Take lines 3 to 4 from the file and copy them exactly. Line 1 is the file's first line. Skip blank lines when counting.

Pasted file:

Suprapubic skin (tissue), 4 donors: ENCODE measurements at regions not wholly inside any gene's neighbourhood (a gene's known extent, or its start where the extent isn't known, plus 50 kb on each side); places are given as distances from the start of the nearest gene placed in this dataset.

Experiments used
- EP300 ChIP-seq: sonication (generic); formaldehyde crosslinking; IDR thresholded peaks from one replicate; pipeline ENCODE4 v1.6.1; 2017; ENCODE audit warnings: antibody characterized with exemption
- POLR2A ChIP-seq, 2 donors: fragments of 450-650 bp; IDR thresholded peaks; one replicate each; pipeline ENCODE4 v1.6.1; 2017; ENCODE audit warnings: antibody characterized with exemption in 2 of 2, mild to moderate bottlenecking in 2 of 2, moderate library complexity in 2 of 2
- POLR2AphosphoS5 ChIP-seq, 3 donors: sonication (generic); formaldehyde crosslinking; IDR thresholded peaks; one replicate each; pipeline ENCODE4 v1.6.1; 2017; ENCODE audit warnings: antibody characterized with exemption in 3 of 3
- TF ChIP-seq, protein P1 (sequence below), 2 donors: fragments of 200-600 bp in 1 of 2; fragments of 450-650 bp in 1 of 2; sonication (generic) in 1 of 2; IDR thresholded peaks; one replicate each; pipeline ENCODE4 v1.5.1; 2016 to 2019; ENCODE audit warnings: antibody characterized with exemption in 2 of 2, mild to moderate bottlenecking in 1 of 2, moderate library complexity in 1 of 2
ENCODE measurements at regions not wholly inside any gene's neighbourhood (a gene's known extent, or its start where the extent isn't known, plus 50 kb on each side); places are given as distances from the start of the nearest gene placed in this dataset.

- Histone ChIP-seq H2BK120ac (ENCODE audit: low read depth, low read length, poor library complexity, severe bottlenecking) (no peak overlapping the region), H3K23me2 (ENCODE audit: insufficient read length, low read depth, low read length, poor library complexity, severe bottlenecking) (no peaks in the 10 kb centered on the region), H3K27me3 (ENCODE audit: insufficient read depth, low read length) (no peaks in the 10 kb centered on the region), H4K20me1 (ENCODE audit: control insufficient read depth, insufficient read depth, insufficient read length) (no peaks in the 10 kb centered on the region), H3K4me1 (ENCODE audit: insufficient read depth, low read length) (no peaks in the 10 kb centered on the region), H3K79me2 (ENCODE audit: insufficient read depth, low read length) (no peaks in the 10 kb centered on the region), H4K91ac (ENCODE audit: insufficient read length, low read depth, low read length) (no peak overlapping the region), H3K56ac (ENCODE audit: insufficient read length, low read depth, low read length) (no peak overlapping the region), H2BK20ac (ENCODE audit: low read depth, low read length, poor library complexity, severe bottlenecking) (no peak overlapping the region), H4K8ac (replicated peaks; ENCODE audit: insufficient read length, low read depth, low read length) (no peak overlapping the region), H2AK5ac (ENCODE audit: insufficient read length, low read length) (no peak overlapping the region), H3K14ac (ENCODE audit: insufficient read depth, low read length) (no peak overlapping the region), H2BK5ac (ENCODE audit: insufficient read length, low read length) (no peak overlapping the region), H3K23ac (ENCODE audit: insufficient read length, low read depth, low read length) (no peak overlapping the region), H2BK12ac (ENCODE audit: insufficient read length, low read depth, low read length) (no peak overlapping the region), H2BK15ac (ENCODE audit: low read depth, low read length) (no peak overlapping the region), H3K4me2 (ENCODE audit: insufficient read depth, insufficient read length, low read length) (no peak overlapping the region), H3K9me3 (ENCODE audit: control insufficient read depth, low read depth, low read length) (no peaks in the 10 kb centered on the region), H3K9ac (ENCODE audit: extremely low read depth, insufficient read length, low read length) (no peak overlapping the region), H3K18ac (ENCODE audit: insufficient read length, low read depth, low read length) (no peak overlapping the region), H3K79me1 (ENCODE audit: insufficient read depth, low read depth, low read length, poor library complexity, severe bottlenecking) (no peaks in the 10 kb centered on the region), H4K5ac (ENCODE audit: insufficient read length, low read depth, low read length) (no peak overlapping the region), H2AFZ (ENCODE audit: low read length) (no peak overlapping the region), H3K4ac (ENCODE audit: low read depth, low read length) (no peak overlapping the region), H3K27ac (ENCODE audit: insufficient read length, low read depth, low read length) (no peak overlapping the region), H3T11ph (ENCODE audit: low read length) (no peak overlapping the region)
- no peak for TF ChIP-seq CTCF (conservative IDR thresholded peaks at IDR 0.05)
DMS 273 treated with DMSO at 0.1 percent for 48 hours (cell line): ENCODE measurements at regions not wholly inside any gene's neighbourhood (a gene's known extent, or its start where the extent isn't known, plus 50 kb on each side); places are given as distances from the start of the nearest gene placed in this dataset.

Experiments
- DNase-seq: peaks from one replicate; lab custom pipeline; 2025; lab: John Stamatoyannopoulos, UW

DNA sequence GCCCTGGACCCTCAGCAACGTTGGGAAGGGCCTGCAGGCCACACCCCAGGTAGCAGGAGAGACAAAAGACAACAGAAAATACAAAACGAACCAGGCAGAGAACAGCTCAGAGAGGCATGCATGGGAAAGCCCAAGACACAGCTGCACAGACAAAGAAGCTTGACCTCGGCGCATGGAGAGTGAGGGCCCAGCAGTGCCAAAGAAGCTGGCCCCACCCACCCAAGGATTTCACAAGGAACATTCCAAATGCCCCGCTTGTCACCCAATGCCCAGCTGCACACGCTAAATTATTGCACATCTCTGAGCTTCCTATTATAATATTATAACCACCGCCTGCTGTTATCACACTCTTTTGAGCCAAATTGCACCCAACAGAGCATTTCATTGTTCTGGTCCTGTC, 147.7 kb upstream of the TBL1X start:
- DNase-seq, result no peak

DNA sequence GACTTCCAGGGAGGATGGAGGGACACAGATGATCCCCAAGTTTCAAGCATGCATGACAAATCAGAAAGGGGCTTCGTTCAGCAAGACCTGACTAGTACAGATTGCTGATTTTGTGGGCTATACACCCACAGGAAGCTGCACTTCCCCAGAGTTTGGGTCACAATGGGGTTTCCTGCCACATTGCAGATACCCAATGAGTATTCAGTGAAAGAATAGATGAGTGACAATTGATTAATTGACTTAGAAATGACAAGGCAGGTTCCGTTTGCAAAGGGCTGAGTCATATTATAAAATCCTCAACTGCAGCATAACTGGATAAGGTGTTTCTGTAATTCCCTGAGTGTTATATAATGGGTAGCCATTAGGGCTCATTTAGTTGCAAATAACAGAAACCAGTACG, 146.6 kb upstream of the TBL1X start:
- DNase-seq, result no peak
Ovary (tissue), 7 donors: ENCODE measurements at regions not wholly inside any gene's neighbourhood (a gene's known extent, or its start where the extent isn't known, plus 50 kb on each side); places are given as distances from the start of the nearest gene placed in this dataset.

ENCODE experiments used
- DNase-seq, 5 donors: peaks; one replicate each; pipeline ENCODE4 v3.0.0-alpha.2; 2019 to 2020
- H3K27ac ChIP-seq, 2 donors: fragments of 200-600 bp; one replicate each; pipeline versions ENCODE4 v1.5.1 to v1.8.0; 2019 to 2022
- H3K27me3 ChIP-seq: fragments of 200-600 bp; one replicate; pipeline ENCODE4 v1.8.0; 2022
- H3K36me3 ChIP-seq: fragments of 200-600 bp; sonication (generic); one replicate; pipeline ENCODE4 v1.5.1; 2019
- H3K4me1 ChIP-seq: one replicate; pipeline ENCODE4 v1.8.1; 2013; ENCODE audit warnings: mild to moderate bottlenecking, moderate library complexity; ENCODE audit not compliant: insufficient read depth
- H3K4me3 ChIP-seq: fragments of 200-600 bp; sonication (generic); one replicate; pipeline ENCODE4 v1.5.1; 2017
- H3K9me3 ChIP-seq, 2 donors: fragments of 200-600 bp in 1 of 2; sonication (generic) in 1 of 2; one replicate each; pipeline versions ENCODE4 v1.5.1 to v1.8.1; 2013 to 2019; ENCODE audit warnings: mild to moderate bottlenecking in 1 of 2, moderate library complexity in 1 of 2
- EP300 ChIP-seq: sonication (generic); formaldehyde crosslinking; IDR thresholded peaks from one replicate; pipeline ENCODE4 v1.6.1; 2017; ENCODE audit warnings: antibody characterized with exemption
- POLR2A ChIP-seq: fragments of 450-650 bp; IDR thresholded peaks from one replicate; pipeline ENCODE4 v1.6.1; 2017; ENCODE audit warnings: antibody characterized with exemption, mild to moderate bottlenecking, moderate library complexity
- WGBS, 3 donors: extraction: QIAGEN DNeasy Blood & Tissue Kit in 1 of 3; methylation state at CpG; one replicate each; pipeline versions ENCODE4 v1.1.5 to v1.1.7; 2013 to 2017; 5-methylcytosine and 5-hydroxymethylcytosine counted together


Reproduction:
- EP300 ChIP-seq: sonication (generic); formaldehyde crosslinking; IDR thresholded peaks from one replicate; pipeline ENCODE4 v1.6.1; 2017; ENCODE audit warnings: antibody characterized with exemption
- POLR2A ChIP-seq, 2 donors: fragments of 450-650 bp; IDR thresholded peaks; one replicate each; pipeline ENCODE4 v1.6.1; 2017; ENCODE audit warnings: antibody characterized with exemption in 2 of 2, mild to moderate bottlenecking in 2 of 2, moderate library complexity in 2 of 2